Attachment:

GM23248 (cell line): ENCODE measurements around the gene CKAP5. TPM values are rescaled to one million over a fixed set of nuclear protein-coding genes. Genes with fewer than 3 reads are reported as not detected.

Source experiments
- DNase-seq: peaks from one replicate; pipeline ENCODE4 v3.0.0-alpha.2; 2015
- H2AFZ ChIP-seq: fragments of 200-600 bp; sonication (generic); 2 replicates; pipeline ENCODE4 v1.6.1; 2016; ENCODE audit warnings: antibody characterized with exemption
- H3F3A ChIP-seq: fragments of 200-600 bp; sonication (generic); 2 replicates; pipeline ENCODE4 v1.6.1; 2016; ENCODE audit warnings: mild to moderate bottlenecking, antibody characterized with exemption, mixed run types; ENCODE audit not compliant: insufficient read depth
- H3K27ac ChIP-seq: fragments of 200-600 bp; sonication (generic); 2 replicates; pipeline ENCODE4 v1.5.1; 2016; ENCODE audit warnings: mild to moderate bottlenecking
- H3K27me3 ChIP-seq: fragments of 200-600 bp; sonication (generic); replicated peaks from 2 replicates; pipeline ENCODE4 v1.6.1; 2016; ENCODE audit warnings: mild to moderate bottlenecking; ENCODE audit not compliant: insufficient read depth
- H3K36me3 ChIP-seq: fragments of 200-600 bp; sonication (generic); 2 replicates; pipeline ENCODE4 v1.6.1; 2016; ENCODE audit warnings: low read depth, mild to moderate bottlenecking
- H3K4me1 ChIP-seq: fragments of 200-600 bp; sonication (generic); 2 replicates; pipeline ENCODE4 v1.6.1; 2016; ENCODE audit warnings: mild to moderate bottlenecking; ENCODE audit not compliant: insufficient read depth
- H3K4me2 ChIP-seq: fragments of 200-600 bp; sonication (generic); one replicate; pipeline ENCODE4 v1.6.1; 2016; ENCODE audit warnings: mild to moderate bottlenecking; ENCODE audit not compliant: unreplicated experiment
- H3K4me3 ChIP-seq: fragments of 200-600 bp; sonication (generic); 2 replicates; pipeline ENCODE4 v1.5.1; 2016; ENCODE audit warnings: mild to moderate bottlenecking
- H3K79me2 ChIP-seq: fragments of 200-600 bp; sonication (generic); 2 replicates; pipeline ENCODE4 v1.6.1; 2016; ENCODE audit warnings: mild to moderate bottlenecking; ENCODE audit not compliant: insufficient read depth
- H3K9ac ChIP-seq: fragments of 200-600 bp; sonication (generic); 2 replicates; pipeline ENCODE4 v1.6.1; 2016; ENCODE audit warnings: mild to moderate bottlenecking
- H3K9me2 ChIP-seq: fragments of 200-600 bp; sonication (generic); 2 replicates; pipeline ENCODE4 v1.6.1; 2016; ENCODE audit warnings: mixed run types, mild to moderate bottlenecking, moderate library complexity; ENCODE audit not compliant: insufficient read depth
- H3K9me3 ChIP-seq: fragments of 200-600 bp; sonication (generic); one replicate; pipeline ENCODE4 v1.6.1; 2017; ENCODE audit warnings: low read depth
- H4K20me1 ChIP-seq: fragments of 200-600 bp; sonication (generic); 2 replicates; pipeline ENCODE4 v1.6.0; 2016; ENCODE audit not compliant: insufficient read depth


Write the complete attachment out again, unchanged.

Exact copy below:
GM23248 (cell line): ENCODE measurements around the gene CKAP5. TPM values are rescaled to one million over a fixed set of nuclear protein-coding genes. Genes with fewer than 3 reads are reported as not detected.

Source experiments
- DNase-seq: peaks from one replicate; pipeline ENCODE4 v3.0.0-alpha.2; 2015
- H2AFZ ChIP-seq: fragments of 200-600 bp; sonication (generic); 2 replicates; pipeline ENCODE4 v1.6.1; 2016; ENCODE audit warnings: antibody characterized with exemption
- H3F3A ChIP-seq: fragments of 200-600 bp; sonication (generic); 2 replicates; pipeline ENCODE4 v1.6.1; 2016; ENCODE audit warnings: mild to moderate bottlenecking, antibody characterized with exemption, mixed run types; ENCODE audit not compliant: insufficient read depth
- H3K27ac ChIP-seq: fragments of 200-600 bp; sonication (generic); 2 replicates; pipeline ENCODE4 v1.5.1; 2016; ENCODE audit warnings: mild to moderate bottlenecking
- H3K27me3 ChIP-seq: fragments of 200-600 bp; sonication (generic); replicated peaks from 2 replicates; pipeline ENCODE4 v1.6.1; 2016; ENCODE audit warnings: mild to moderate bottlenecking; ENCODE audit not compliant: insufficient read depth
- H3K36me3 ChIP-seq: fragments of 200-600 bp; sonication (generic); 2 replicates; pipeline ENCODE4 v1.6.1; 2016; ENCODE audit warnings: low read depth, mild to moderate bottlenecking
- H3K4me1 ChIP-seq: fragments of 200-600 bp; sonication (generic); 2 replicates; pipeline ENCODE4 v1.6.1; 2016; ENCODE audit warnings: mild to moderate bottlenecking; ENCODE audit not compliant: insufficient read depth
- H3K4me2 ChIP-seq: fragments of 200-600 bp; sonication (generic); one replicate; pipeline ENCODE4 v1.6.1; 2016; ENCODE audit warnings: mild to moderate bottlenecking; ENCODE audit not compliant: unreplicated experiment
- H3K4me3 ChIP-seq: fragments of 200-600 bp; sonication (generic); 2 replicates; pipeline ENCODE4 v1.5.1; 2016; ENCODE audit warnings: mild to moderate bottlenecking
- H3K79me2 ChIP-seq: fragments of 200-600 bp; sonication (generic); 2 replicates; pipeline ENCODE4 v1.6.1; 2016; ENCODE audit warnings: mild to moderate bottlenecking; ENCODE audit not compliant: insufficient read depth
- H3K9ac ChIP-seq: fragments of 200-600 bp; sonication (generic); 2 replicates; pipeline ENCODE4 v1.6.1; 2016; ENCODE audit warnings: mild to moderate bottlenecking
- H3K9me2 ChIP-seq: fragments of 200-600 bp; sonication (generic); 2 replicates; pipeline ENCODE4 v1.6.1; 2016; ENCODE audit warnings: mixed run types, mild to moderate bottlenecking, moderate library complexity; ENCODE audit not compliant: insufficient read depth
- H3K9me3 ChIP-seq: fragments of 200-600 bp; sonication (generic); one replicate; pipeline ENCODE4 v1.6.1; 2017; ENCODE audit warnings: low read depth
- H4K20me1 ChIP-seq: fragments of 200-600 bp; sonication (generic); 2 replicates; pipeline ENCODE4 v1.6.0; 2016; ENCODE audit not compliant: insufficient read depth